Play food…my newest obsession!

So.  You know how sometimes you get a craft idea in your mind, and until you can fully realize this grand crafty plan, all else falls to the wayside?

This is me with play food today.  I mean I can’t stop thinking about it.  It all started when looking at old pictures of my sister and I and finding this one of us having a tea party:

My sister is on the left and I’m on the right.  I think that I’m about 7 years old in this pic, and that’d make my sister about 2.  That’s just about Olive’s age now.

And the wheels start turning…

We LOVED playing tea party and restaurant and pretending to cook.  Both of my daughters love to help mix and pour when I’m cooking for real, so wouldn’t they just LOVE to have their own pretend food and a tiny wooden kitchen to cook it up in?

There are SO MANY wonderful play food resources on the web.  I particularly love this felt food thread on Craftster…the food – maker seems to have started off small and soon amassed a most impressive fake food stash.  I can seriously see this happening to me.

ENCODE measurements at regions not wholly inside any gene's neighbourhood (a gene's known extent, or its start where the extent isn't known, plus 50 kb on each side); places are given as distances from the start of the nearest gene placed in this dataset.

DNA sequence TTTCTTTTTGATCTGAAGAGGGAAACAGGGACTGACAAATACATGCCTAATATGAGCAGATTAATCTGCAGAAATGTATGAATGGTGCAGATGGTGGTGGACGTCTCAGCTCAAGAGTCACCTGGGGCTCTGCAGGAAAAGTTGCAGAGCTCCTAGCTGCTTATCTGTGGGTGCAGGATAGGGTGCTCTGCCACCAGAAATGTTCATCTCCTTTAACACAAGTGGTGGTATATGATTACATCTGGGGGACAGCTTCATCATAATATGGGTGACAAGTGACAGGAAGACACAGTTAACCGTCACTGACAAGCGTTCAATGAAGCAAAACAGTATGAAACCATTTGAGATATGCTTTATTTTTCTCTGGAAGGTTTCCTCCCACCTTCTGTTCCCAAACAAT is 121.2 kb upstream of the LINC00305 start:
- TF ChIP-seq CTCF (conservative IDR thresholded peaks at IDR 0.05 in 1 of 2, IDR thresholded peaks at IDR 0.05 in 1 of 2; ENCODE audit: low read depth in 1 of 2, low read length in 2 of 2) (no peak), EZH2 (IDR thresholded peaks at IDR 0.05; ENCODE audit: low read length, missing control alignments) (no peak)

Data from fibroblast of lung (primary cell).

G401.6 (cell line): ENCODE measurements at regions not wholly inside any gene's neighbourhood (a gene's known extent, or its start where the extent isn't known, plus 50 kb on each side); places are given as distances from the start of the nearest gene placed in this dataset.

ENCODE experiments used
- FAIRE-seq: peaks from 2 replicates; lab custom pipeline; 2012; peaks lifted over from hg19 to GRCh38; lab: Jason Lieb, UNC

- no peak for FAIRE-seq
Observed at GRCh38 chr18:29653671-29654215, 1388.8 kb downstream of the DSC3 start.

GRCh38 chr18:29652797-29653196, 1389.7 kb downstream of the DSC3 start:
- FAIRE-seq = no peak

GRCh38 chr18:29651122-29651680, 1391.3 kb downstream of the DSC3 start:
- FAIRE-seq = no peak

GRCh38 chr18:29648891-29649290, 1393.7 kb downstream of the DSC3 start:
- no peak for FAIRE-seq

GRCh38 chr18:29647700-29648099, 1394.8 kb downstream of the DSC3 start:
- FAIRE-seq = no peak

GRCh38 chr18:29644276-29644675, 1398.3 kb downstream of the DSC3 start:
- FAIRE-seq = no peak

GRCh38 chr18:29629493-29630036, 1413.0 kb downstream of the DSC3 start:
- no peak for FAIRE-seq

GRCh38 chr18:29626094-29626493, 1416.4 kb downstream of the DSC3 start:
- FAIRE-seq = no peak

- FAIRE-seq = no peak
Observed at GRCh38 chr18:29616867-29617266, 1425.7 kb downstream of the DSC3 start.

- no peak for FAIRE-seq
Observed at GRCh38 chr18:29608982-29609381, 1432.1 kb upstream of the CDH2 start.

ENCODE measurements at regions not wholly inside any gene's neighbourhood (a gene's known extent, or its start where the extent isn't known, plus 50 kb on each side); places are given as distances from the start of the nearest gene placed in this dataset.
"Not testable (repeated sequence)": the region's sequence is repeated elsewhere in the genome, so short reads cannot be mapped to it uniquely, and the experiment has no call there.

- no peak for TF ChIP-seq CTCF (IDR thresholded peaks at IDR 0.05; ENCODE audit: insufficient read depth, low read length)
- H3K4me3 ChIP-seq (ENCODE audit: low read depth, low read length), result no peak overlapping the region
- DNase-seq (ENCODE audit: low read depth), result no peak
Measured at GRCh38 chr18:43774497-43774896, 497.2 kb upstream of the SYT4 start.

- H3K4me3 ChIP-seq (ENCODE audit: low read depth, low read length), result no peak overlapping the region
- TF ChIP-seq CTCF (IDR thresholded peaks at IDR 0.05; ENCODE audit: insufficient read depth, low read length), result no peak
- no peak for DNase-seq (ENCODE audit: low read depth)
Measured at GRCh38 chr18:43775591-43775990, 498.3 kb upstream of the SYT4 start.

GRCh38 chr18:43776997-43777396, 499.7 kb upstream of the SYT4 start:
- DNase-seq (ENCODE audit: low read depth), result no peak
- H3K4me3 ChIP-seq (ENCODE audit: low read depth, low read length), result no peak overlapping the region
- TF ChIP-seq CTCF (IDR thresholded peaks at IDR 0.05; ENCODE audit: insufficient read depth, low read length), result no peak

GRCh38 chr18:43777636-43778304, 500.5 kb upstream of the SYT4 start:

felt oranges

By SesameSeedDesigns on Flickr

Felt Food - Breakfast - Pancakes, bacon, eggs and sausage

By lisajhoney on Flickr

An orange slice here, a felt breakfast there…until soon we are over our heads in felt groceries.

And, lest you think I’m *not* going to knit any food…just look at this adorable set from Cheezombie on Craftsy:

SO CUTE!  Check out my Craftsy blog post for even more links to even more play foods.

I’ll keep you posted as I find more patterns and even get to crafting some foods myself.  Do you have any favorite play food links?  Please leave them in the comments on this post, I can’t wait to see!!

I’m Craftsy! Are you?

As many of you long-time readers know (hi Mom and Dad!) I’ve recently joined the team at Craftsy.com. Those of you who are new to reading my blog might not have known that, and some of you might not even know what Craftsy is!

I first met the folks at Craftsy when the parent company, Sympoz, invited me to teach online knitting classes with them. I was actively experimenting with my own online knitting course website, and was absolutely thrilled to be “called up to the big leagues.” I filmed my first intro – to – knitting course back in March. Later in the spring, I filmed two more knitting courses, and then soon joined the company in Denver, CO as Manager of Marketing and Community.